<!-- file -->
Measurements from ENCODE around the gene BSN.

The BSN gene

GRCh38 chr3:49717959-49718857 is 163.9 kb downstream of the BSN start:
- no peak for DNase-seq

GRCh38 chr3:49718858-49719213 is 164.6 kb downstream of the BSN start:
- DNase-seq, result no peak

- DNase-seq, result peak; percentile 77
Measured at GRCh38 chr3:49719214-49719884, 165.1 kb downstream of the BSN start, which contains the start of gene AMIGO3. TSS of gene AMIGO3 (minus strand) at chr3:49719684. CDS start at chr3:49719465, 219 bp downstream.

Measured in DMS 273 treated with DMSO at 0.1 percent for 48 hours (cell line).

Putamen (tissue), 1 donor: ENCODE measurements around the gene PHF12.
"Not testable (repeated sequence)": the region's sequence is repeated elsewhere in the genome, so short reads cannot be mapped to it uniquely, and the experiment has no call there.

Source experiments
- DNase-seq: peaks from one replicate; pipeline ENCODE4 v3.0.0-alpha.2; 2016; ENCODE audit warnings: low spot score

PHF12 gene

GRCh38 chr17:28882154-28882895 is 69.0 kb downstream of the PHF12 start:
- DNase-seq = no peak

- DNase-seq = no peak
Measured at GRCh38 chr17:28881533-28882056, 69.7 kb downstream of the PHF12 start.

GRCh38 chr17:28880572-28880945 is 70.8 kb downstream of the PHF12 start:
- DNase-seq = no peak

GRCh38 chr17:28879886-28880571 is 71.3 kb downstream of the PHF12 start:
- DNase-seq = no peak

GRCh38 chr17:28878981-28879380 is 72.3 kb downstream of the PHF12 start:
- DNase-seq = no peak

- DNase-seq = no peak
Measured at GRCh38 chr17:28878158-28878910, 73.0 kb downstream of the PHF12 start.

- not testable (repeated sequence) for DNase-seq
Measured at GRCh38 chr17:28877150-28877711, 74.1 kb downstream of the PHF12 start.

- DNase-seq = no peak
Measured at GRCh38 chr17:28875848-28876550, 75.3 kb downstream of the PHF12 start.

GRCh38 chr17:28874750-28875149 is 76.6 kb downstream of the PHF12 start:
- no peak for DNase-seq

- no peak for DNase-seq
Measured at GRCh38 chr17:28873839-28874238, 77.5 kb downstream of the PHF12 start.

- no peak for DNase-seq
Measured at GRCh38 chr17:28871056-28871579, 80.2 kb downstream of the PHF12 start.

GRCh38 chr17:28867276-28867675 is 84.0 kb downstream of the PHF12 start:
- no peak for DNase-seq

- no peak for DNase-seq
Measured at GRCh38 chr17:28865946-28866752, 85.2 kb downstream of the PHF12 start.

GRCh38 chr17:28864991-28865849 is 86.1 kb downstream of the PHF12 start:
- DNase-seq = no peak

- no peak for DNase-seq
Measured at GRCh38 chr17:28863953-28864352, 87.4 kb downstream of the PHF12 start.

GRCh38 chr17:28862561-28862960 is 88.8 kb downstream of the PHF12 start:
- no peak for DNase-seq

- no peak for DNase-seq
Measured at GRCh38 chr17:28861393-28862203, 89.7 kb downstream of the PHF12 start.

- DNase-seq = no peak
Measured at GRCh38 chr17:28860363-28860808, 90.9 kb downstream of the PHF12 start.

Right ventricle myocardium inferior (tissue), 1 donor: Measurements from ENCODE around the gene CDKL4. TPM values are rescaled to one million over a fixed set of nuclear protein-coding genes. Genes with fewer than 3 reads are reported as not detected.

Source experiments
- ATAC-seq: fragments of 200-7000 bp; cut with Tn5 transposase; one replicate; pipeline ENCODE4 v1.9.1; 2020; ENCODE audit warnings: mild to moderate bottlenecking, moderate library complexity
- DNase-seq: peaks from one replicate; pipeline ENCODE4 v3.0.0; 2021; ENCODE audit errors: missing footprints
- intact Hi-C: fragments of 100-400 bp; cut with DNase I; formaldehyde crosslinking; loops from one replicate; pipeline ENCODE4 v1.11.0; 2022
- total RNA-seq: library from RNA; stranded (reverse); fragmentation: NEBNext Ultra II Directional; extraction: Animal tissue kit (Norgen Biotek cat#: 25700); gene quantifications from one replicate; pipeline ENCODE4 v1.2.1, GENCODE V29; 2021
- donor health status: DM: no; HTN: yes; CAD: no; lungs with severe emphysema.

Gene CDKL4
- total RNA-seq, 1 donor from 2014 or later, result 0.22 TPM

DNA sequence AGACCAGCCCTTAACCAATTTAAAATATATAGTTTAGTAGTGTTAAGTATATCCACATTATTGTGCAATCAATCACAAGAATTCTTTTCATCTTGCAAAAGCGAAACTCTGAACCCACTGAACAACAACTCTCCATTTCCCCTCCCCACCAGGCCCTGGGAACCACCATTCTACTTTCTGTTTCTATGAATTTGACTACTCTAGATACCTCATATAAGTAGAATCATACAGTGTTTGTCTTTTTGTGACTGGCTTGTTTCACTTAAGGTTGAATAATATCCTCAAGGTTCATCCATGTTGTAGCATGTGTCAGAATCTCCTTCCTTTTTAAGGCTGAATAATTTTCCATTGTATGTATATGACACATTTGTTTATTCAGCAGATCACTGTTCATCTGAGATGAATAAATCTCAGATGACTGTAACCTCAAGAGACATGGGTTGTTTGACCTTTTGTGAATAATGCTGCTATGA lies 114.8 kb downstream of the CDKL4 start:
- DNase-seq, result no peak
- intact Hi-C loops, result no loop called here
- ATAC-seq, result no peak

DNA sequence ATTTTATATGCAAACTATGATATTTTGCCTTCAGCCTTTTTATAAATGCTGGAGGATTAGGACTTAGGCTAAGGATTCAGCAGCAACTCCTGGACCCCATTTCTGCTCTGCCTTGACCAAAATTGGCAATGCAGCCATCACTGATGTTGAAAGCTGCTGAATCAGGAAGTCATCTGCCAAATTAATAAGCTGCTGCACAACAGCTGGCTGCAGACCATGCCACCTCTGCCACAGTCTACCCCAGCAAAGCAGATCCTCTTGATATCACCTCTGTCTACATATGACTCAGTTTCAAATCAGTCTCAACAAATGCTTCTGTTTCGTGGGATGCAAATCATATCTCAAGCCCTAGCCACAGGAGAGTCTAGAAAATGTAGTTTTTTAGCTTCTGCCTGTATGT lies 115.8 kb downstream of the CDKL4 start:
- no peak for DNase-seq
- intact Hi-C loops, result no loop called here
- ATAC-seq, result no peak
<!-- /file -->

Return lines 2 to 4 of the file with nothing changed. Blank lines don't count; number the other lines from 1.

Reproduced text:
The BSN gene

GRCh38 chr3:49717959-49718857 is 163.9 kb downstream of the BSN start:
- no peak for DNase-seq